So, if you don’t like the way I look, well, I may care or I may not, I’m not sure yet

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So, if you don’t like the way I look, well, I may care or I may not, I’m not sure yet

“So, if you don’t like the way I look, well, I just don’t give a damn!”

– “Can’t Stop the Beat”

I’m an advocate for equal rights. I, however, am not an advocate of teaching young girls that they are somehow wrong unless they are strong, independent, boisterous, and opinionated.

It seems that in every book I read these days the protagonist is a loud-mouthed woman who speaks out about what she wants, easily overcomes her insecurities, and somehow ceaselessly balances her multitude of responsibilities, all while looking like she just stepped out of a Vogue magazine. She gets the guys by beating them at their own game and impressing them with her strength and prowess.

Last I checked, I wasn’t a lioness.

I’m human. I’m a young adult. I’m female. And that makes me a lot of things.

But, there is a part of me who rejects sides of who I am because I’ve been brainwashed into thinking that they’re wrong. Our society, and the resulting literature and music, have trained me to hate the part of me that is quiet, reserved, and loves my pink, flowy dress.

The only time it would be okay for me to wear a flowy dress is if I was going to a ball hiding knives underneath the voluptuous skirt, ready to jump out at a moment’s notice, fight the enemy, and save my fellow warriors and innocent bystanders from imminent doom. I could wear a dress then.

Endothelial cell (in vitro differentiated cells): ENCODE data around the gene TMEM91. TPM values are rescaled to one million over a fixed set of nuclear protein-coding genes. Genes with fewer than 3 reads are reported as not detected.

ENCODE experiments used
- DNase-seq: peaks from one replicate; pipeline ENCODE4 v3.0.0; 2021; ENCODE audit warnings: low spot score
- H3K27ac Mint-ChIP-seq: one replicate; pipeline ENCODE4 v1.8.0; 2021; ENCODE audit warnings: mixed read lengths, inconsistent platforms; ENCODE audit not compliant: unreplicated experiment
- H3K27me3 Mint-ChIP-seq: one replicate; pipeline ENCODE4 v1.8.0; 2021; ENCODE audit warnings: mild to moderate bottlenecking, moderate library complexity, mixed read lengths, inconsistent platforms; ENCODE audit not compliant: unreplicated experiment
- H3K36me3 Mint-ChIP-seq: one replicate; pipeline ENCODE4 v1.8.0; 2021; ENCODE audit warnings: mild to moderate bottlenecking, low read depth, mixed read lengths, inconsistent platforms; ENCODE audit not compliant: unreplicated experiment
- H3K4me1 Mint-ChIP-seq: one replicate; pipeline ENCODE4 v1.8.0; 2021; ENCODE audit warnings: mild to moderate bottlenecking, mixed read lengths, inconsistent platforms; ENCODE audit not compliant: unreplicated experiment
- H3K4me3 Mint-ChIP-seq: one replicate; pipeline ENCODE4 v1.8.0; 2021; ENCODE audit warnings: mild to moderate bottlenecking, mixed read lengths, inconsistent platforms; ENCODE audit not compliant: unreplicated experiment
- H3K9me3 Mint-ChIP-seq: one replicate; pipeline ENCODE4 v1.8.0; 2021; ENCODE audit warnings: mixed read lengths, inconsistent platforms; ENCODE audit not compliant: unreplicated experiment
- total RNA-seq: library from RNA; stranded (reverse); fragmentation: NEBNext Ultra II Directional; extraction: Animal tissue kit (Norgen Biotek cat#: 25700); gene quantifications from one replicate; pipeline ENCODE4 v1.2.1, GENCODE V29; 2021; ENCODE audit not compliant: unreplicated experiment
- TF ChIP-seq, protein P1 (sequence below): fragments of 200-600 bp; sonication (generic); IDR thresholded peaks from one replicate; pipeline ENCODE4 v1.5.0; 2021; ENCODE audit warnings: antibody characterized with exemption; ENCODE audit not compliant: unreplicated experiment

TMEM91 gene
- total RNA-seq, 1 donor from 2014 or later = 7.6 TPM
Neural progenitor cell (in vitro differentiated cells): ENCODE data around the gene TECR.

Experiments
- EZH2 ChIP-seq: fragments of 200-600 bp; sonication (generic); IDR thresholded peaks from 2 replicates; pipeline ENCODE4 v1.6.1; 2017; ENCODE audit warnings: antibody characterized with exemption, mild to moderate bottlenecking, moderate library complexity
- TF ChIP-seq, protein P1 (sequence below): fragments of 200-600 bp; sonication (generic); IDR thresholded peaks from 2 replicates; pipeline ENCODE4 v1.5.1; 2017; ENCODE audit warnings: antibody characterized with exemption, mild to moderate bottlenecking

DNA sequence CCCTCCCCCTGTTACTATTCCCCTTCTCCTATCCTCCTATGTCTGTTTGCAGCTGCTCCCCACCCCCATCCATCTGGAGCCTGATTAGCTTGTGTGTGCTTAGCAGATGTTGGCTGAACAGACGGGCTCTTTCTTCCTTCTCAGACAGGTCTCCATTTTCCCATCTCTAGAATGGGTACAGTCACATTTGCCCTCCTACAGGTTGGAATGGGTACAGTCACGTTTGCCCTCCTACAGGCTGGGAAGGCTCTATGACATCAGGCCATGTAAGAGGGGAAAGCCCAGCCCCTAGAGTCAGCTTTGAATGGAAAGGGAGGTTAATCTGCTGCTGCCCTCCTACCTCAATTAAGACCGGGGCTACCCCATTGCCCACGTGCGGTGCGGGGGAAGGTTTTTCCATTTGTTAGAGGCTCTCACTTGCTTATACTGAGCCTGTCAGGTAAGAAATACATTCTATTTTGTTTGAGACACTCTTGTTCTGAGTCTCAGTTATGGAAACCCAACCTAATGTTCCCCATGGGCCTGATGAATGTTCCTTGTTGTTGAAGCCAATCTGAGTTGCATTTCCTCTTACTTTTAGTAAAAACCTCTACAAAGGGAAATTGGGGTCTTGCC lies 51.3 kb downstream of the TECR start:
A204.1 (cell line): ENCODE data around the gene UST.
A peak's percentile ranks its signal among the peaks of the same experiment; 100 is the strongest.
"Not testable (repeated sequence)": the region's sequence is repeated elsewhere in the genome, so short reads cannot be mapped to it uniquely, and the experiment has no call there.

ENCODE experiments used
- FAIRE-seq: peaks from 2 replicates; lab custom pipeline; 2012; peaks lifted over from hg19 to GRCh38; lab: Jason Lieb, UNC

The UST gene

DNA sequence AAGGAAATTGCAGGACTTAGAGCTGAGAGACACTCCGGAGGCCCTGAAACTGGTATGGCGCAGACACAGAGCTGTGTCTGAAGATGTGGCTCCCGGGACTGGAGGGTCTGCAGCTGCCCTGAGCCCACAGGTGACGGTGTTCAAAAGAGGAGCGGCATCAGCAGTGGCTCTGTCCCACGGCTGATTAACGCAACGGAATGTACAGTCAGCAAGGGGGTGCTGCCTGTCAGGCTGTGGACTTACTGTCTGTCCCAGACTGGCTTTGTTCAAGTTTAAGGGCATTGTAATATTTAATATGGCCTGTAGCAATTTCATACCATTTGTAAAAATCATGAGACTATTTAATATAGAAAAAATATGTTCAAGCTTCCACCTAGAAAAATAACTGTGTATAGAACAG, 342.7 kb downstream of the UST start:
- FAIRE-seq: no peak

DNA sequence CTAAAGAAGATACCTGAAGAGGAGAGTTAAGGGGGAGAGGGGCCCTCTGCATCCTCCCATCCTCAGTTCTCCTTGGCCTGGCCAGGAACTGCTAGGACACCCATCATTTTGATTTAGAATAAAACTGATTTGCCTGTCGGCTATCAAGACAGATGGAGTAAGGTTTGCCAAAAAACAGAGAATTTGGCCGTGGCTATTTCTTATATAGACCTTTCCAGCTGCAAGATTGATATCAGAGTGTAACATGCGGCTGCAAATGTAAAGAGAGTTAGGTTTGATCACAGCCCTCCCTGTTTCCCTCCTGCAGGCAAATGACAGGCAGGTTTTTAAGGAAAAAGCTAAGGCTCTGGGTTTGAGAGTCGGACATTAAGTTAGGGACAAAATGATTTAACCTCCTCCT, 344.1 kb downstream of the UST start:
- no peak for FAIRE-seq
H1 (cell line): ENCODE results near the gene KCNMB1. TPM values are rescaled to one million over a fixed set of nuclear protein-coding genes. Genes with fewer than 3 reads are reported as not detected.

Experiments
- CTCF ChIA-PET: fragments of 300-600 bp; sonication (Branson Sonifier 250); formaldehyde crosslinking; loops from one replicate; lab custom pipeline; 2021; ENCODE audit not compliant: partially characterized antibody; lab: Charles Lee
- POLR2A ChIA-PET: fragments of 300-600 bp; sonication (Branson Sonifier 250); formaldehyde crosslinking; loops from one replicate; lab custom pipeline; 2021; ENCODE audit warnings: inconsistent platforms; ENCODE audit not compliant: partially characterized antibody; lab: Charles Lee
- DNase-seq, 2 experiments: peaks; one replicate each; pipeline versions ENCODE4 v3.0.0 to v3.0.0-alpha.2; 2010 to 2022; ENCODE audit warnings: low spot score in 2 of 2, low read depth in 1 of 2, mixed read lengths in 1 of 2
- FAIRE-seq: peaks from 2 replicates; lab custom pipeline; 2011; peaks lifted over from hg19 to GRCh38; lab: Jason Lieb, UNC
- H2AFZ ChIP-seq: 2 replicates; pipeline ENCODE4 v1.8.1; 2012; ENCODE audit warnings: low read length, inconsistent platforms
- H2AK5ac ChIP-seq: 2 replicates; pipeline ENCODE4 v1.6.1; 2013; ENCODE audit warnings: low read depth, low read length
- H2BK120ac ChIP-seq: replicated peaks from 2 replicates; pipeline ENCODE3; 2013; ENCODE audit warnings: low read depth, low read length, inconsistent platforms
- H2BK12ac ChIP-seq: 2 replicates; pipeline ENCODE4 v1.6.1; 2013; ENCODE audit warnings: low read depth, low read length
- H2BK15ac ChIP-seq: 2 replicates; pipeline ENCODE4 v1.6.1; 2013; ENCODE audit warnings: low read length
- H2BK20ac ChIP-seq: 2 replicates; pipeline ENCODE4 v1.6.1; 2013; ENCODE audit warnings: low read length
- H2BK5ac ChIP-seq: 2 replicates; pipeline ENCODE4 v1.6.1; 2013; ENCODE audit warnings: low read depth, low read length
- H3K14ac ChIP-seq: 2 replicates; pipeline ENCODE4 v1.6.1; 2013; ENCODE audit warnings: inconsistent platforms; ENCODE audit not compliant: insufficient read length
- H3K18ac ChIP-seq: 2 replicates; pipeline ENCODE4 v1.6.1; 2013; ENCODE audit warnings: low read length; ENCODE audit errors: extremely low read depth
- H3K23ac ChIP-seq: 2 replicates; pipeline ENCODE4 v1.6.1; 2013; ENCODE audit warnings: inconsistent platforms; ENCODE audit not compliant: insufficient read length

The only time it would be acceptable for me to be quiet and reserved is if I were gathering intel on foreign spies. And even then, simply being quiet wouldn’t be enough. I would need to move with an impossible, stealthy grace so that I could overhear them plotting World War III. I could be quiet then.

The only time I could smile demurely is if I were engaging an enemy in a delicate dance of sensual accusations. I could smile demurely if I were trying to work information out of a guy. I could smile demurely if I were using it to trick some feeble-minded male who would have no defense against my feminine weapon.

For it feels like that is all my femininity is allowed to be anymore: a weapon.

And if that is not the way I choose to wield my femininity then am I really a woman? Do I really support women’s rights?

But you see, real women aren’t like the ones in books.

Real women are both quiet and loud.

Real women are strong and weak.

Real women are afraid sometimes.

Real women are complicated.

Real women are desperate for a man, and they don’t need them, all at once.

Real women are shy and cry and don’t take any crap.

Sometimes real women need validation. Sometimes they don’t care what anyone thinks.

There was a time when “real women” to me were the women in my books. And I wanted nothing more than to be strong like them.

Now, the real women to me are the women in my life. The women who helped raise me and the ones who walk through life with me now. The women who have taught me that it’s okay to simply be. And that when I simply am, I am a woman.

“So, if you don’t like the way I look, well, I may care or I may not, I’m not sure yet.”

– Me

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